Ashland 1, Ashtabula 4, Athens 3, Brown 12, Butler 1, Clermont 14, Clinton 2, Columbiana 1, Coshocton 3, Crawford 3, Cuyahogå 5, Fairfield 3, Fayette 3, Franklin 1, Geauga 1, Guernsey 1, Hancock 3, Harrison 2, Highland 2, Holmes 1, Huron 2, Jefferson 2, Lake 24, Lawrence 7, Licking 5, Lorain 1, Lucas 6, Medi. na 1, Meigs 2, Miami 8, Morgan 60, Muskingum 2, Pickaway 2, Pike 9, Portage 1, Richland 1, Sandusky 1, Scioto 2, Stark 1, Summit 1, Tuscarawas 36, Vinton 1, Warren 3, Washington 7, Wayne 6, Wood 1.
I To any who may be interested fin the matter, we will say that our office is in the "State Journal Building," and our residence at 87, Neil House.
Notice to Teachers and other Friends of Education.
The Ninth Annual Meeting of the Ohio State Teachers' Association will be held in the City of COLUMBUS, on the 30th and 31st of December, 1856.
The opening Address will be delivered on the 30th, at 11 o'clock, A. M., by the Rev. Wm. S. KENNEDY, of Sandusky; also an Address at 3 o'clock, P. M., same day, by W. T. COGGESHALL, Esq. Subject, “Historical Review of the Common School Movement in Ohio.” The Annual Evening Address will be by the Rev. JAMES B. WALKER, of Mansfield.
The President's Valedictory Address will be in the afternoon of the 31st.
In addition to the Addresses, there will be a Report from the President on the general affairs of the Association; one by the Executive Committee, on a plan for Conducting the Journal ; one by a special Committee, on the Organization and Management of Union Schools; one on the best method of giving Moral Instruction in School; one on the Short Time children are continued in School; one on the State School Library; and one on the Workings of Normal Schools in this and other countries.
Other reports, and much business of a general nature, are also expected to come before the Association. A large attendance of the friends of Education is desired.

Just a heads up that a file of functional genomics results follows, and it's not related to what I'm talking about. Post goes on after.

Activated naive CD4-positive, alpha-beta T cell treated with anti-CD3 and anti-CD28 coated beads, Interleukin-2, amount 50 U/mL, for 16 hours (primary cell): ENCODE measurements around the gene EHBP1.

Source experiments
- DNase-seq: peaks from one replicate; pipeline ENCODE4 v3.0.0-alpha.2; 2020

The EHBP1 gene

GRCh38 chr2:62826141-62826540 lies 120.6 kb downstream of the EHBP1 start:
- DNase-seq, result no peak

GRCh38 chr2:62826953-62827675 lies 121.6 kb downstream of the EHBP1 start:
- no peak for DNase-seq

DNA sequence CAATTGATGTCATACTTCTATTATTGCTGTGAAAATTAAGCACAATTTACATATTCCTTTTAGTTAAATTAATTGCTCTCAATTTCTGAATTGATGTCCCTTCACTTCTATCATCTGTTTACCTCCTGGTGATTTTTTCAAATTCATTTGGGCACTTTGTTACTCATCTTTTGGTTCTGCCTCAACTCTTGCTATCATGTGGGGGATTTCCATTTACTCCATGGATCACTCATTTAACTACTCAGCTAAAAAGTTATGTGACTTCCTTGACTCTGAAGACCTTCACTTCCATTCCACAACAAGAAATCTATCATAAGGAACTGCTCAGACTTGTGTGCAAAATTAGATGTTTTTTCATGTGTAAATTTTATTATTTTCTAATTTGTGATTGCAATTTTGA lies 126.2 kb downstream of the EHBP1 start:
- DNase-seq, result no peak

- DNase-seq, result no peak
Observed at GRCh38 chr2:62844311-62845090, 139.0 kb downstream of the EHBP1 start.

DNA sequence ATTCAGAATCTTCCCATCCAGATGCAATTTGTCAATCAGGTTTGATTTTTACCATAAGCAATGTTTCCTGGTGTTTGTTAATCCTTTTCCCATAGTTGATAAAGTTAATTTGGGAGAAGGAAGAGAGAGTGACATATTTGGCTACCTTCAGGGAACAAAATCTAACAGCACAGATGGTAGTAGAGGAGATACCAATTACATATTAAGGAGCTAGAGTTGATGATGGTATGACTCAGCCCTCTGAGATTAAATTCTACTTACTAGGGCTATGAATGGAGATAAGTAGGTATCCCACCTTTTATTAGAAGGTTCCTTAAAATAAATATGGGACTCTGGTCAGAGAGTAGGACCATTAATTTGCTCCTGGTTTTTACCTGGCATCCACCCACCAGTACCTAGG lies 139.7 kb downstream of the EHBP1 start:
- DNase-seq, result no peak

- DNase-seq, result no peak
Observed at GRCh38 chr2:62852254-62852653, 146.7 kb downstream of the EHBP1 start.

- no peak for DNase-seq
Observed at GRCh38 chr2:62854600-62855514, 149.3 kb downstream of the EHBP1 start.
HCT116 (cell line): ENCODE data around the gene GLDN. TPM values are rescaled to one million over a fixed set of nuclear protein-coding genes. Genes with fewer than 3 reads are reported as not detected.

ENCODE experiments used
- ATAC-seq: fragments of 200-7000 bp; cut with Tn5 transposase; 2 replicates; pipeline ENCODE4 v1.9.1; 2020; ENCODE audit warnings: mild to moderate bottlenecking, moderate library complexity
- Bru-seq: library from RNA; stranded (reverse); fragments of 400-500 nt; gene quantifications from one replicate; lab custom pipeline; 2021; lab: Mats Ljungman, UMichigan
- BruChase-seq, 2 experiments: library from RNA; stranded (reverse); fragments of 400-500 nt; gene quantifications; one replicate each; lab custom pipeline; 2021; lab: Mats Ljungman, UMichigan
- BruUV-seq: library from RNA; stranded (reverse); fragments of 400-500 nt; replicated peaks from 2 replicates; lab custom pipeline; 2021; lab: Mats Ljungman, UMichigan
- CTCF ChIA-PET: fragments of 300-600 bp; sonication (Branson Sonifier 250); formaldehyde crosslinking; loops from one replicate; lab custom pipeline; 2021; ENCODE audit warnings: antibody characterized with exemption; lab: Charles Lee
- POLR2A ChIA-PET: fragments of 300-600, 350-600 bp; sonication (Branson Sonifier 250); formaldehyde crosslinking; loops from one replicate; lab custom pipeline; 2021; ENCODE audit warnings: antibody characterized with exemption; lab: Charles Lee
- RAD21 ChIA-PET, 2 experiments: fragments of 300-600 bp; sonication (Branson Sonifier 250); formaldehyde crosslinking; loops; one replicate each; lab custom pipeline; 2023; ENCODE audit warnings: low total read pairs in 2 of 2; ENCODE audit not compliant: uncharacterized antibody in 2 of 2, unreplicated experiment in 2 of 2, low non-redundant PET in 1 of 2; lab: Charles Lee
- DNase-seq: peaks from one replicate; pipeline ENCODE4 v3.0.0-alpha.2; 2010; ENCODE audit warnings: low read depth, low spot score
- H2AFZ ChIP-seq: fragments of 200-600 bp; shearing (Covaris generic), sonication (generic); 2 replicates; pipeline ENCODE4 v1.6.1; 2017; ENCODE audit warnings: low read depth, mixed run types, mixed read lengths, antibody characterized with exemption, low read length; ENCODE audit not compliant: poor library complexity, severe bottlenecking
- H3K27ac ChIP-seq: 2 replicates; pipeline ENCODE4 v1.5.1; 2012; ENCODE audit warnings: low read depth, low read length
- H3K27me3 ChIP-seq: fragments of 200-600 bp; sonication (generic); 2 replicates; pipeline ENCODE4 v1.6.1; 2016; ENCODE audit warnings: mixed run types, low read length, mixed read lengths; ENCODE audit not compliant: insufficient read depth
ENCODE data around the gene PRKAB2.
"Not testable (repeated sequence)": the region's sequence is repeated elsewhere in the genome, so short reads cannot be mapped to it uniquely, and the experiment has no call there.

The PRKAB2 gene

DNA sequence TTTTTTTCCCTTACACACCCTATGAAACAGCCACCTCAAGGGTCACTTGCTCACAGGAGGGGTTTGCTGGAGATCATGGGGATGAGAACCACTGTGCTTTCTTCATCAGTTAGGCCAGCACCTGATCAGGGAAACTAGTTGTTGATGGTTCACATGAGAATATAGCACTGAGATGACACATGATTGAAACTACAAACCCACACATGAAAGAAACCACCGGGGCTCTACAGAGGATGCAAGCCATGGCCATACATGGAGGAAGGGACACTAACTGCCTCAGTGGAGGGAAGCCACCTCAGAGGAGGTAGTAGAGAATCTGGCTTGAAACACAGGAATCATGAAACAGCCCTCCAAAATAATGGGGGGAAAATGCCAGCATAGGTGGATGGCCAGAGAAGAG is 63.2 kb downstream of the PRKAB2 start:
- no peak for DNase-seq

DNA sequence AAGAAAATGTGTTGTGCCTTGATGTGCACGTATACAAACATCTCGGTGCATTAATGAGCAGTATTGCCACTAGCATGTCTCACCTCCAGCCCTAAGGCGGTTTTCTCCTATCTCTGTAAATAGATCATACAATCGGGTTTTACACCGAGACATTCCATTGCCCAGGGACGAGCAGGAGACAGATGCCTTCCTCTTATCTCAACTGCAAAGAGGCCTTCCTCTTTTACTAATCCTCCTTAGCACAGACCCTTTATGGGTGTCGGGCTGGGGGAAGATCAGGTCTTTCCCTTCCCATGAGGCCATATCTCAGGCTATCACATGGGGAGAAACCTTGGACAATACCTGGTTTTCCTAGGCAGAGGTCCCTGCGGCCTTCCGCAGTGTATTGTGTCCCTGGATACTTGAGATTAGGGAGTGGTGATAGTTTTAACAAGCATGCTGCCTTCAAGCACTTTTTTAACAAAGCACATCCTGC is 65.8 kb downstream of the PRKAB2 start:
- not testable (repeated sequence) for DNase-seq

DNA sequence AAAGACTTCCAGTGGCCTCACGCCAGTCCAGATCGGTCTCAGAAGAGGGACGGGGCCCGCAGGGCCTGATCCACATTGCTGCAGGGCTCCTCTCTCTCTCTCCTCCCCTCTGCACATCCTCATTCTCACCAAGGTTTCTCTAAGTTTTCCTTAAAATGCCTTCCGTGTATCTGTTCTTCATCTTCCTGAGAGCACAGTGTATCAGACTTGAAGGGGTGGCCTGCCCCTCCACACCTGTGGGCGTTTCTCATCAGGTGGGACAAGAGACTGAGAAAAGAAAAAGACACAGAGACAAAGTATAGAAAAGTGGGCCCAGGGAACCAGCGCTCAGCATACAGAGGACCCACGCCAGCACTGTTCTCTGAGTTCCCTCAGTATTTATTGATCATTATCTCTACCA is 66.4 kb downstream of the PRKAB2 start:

JOHN HANCOCK, Ch'n Ex. Com. O. S. T. A.
The first annual meeting of the Association will be held at Napoleon, on the 25th, 26th and 27th inst., commencing at 2 o'clock, P. M. of the 25th.
Addresses will be given by Jehu Brainard, of Cleveland, Teacher of Drawing, etc.; F. Hubbard, Superintendent of Public Schools of Adrian; J. R. Kinney, Superintendent of Public Schools of Defiance; A. B. Palmer, Principal of the Toledo High School; and E. W. Lenderson, of Waterville, President of the Association.
Reports will be read by Samuel Adams, of Napoleon ; Doct. 0. White of Maumee; D. A. Pease, of Sylvania; and A. B. West, of Toledo.
One evening will be devoted to a discussion of the subject of Union Schools.
A great variety of subjects, both Professional and Scientific, will be embraceri in the addresses, reports and discussions, 80 that no Teacher or friend of Educa tion, whatever his wants or inclinations, can fail to be interested in some portion of the exercises.
Ladies attending the Association, will be gratuitously entertained by the citi. zens of Napoleon, and Gentlemen will be provided for at reasonable rates.
It is expected that the fare on the Toledo, Wabash & Western Railroad will be reduced, for the benefit of those attending the meeting.
By order of the Executive Committee. TOLEDO, Dec. 5th, 1856.
A. B. WEST, Secretary.
15 At a meeting of the Teachers of Ross, Highland and Fayette counties, held at Greenfield, Nov. 1st, it was determined to hold another meeting in the same vil · lage, on the first Friday and Saturday of Feb., 1857, to take action in respect to